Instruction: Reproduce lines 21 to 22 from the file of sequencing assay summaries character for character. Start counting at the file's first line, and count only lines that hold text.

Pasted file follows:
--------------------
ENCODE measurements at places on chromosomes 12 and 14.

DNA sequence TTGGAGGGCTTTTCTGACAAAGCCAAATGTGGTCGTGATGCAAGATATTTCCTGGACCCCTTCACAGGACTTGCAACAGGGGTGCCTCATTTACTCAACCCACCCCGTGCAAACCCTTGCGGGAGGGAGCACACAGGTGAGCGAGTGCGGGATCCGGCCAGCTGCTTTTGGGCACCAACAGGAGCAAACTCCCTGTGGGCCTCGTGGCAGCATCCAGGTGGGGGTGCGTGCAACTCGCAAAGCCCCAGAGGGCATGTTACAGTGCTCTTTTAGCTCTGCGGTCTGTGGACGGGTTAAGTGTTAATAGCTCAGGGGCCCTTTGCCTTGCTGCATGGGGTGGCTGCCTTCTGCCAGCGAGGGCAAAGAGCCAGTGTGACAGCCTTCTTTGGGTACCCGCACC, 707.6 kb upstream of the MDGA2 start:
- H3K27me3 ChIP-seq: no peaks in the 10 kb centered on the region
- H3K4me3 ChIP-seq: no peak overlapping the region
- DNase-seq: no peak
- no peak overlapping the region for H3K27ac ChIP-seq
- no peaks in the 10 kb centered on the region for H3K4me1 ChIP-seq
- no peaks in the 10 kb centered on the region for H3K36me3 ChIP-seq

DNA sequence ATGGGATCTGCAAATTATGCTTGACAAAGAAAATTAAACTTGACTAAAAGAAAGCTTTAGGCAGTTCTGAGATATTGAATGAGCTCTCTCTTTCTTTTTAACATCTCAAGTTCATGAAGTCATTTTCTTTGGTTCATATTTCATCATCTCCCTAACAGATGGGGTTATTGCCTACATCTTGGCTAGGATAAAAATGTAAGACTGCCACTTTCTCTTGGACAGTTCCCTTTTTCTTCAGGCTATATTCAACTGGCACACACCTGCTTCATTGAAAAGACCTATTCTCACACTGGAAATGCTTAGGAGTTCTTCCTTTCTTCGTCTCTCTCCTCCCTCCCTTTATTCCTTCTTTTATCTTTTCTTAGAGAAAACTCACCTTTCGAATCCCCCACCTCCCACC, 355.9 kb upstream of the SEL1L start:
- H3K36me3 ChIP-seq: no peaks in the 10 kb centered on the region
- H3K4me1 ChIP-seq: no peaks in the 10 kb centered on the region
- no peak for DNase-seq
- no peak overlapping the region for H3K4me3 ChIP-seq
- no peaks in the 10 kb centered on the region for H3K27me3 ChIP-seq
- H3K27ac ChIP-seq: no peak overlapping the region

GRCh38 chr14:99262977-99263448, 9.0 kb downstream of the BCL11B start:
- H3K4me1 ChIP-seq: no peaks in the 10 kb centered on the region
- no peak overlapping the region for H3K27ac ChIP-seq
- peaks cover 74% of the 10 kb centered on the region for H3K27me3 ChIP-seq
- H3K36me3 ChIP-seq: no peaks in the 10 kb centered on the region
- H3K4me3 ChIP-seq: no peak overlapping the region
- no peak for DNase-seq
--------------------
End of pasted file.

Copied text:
- H3K4me3 ChIP-seq: no peak overlapping the region
- no peak for DNase-seq